Article Title

Exploring a framework for the mentoring of early career teachers in Catholic schools in Western Australia


The basis for the paper ‘Exploring a Framework for the Mentoring of Early Career Teachers in Catholic Schools in Western Australia’ stems from the work undertaken in the author’s recently published PhD study (Topliss 2017) and on personal experiences of teaching philosophy to students as a classroom teacher, gifted and talented coordinator and School leader for over 28 years. The mixed methods study identified and explored the mentoring experiences in the transition from graduate to Early Career Teacher (ECT) in selected Catholic primary and secondary schools in Western Australia. The research addressed a significant deficit, as presently the lack of a system-wide framework for the mentoring of ECTs, the cessation of the current ECT program and the limited training of mentors, has resulted in less than ideal mentoring experiences for ECTs. A chief finding was that the guarantee of a mentor does not necessarily alleviate every problem faced by an ECT. However, the attributes of a mentor may significantly assist or hinder the aspirations of an ECT. Encouragingly, the majority of principals recognised the importance of mentoring by offering support for the instigation of a system-wide mentoring framework. On the basis of these findings, principles upon which a new mentoring framework might be developed are proposed. The suggested system frame-work for Western Australian Catholic Education, titled ‘Borromeo’s Mentoring Framework’, may benefit system-leaders, principals, mentors and ECTs through the implementation of programs at a school based level, that enhance critical thinking skills i.e. Philosophy for Children (P4C) and Circle of Inquiry (CoI).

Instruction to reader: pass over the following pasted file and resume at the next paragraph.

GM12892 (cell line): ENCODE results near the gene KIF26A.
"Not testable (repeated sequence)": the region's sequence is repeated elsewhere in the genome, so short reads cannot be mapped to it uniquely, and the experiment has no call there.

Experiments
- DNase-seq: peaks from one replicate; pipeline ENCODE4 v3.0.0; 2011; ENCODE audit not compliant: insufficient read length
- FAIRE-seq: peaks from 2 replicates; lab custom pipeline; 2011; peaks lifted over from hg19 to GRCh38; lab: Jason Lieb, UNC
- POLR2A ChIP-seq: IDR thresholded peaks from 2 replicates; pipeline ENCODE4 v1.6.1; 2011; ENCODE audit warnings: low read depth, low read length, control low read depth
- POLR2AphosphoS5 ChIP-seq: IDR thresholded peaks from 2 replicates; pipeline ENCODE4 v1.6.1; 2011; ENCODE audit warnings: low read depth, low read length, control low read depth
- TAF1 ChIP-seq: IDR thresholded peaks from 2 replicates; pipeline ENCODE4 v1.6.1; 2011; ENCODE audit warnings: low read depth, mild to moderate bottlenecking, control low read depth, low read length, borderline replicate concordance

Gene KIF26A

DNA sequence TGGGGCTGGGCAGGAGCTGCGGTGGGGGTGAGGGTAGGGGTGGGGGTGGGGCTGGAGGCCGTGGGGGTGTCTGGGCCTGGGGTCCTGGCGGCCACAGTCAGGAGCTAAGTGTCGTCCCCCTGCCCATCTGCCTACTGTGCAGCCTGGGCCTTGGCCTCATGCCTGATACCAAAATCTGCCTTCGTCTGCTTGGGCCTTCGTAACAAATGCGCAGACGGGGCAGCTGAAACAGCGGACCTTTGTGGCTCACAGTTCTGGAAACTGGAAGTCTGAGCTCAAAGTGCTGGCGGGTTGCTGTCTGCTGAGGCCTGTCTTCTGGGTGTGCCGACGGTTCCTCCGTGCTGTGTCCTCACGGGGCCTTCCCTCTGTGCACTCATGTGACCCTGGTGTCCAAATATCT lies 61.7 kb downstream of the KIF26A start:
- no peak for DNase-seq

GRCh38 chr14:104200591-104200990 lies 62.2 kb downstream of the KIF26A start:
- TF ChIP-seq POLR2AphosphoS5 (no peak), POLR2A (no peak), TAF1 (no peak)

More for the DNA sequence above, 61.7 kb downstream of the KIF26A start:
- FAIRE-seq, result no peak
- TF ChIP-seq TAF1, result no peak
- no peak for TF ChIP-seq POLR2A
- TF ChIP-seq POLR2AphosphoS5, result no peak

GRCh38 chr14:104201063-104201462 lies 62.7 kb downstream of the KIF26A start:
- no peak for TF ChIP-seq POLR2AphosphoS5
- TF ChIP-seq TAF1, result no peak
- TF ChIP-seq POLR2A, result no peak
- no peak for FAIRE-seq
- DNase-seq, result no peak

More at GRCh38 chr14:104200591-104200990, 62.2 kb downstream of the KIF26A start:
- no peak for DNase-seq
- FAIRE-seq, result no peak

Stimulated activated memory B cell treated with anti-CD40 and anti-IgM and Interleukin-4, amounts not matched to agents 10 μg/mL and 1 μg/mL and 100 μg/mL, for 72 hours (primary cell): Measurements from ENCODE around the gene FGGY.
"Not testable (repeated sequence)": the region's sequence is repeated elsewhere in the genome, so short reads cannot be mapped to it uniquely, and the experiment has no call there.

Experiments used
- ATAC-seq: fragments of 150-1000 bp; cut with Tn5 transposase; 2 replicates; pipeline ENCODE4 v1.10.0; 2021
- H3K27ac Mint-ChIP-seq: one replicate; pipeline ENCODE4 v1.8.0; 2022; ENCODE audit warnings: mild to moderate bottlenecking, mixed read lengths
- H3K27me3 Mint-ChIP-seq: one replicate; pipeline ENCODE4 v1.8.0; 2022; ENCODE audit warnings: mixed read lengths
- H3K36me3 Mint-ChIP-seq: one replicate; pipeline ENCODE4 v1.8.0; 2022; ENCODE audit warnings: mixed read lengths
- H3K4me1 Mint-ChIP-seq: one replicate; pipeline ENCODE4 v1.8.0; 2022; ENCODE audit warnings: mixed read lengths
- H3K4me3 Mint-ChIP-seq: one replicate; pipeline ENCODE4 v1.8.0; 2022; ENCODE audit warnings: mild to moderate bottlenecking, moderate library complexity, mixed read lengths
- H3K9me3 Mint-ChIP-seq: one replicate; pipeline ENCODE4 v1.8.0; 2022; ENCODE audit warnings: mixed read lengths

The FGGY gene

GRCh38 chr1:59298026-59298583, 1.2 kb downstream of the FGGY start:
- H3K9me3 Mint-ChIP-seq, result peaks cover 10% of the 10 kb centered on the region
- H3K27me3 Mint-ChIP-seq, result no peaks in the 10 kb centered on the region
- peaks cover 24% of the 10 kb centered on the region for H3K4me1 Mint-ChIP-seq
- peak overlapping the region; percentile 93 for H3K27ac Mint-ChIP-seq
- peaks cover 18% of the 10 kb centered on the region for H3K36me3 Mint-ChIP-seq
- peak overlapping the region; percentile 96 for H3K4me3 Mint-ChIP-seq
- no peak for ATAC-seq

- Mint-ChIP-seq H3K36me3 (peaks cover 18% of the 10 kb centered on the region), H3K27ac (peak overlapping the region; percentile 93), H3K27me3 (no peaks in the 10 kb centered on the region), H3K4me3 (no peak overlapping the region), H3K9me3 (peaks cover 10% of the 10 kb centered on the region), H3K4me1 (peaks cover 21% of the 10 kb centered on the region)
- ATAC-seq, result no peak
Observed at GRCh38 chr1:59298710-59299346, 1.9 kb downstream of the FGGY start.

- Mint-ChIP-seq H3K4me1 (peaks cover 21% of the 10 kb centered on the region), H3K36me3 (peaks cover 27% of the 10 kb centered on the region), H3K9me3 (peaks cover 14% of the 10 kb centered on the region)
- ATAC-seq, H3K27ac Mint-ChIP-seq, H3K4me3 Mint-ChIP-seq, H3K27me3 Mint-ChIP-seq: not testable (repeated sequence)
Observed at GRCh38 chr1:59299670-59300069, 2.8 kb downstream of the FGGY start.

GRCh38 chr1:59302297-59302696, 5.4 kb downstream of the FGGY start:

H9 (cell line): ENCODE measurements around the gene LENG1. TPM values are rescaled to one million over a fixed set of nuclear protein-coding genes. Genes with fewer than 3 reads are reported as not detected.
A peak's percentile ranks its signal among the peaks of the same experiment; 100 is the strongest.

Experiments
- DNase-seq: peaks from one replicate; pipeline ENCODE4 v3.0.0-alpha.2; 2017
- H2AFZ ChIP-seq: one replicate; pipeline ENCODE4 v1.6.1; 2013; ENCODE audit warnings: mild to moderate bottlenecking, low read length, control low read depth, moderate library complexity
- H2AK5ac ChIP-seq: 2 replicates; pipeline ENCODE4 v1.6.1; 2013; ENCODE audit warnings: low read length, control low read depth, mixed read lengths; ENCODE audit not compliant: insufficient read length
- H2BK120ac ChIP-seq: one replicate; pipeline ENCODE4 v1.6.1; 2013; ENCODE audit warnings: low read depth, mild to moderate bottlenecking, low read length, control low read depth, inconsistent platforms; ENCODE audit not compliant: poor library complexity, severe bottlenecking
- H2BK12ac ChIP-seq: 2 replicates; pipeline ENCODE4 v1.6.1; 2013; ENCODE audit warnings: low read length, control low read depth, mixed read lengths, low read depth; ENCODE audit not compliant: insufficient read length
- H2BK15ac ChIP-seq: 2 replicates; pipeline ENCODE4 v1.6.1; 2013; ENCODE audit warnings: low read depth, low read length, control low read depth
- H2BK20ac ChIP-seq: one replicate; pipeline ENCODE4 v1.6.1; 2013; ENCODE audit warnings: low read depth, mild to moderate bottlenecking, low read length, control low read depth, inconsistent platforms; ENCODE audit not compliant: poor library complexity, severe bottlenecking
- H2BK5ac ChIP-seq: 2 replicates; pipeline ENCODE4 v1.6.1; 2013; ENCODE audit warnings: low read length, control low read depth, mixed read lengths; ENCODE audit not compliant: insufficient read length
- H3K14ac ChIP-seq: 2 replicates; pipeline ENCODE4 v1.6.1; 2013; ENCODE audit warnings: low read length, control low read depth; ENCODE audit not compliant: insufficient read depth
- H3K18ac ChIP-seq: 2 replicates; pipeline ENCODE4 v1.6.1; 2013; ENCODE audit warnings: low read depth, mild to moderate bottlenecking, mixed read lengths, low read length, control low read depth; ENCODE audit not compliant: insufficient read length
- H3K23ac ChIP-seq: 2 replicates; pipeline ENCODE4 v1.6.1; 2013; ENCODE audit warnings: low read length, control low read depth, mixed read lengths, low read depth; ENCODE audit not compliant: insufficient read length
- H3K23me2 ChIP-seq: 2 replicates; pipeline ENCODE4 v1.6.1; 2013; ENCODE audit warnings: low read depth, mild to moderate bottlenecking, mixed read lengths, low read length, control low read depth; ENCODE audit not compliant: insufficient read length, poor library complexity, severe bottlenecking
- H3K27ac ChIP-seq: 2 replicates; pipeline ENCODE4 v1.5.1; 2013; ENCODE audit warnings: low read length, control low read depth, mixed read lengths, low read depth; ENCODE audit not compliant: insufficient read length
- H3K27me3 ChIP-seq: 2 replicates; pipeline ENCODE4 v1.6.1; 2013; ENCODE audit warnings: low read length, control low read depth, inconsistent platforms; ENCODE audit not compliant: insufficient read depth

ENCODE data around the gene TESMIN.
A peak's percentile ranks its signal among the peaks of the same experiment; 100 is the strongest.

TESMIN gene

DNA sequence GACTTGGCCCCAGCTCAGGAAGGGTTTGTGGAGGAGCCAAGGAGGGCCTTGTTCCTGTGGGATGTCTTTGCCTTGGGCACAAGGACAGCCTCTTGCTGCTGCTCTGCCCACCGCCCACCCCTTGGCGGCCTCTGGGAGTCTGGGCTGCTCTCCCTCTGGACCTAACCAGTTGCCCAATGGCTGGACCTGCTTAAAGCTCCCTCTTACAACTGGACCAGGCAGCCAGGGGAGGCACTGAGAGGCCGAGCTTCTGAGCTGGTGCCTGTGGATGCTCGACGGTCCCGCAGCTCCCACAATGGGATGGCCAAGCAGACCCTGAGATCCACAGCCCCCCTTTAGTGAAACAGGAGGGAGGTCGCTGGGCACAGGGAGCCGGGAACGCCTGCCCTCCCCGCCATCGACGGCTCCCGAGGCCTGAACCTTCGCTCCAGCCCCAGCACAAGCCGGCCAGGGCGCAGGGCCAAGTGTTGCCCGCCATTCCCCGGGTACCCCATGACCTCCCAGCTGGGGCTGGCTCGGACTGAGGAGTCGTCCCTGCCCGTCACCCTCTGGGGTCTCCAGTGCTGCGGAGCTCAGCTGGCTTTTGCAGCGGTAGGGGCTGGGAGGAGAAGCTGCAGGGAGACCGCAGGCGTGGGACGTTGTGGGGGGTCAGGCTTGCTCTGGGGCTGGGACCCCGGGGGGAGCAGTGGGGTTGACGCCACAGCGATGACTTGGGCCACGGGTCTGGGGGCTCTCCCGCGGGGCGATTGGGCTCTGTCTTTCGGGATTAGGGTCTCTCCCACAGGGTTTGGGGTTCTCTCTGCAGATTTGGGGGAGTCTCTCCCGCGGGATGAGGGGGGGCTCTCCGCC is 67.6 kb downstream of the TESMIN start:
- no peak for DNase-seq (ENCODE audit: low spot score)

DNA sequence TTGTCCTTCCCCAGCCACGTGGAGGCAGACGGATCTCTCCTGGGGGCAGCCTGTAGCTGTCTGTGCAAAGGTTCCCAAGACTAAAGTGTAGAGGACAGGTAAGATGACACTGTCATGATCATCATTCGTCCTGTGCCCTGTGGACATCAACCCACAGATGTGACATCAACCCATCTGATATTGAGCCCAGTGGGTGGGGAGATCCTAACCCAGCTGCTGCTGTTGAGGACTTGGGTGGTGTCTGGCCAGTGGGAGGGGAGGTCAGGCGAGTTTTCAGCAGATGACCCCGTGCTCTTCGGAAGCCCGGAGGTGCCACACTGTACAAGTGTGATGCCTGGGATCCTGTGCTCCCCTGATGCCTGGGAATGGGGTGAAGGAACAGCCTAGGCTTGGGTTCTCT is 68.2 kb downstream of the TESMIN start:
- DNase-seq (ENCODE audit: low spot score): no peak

Catholic education, early career teachers, leadership, mentoring, philosophy

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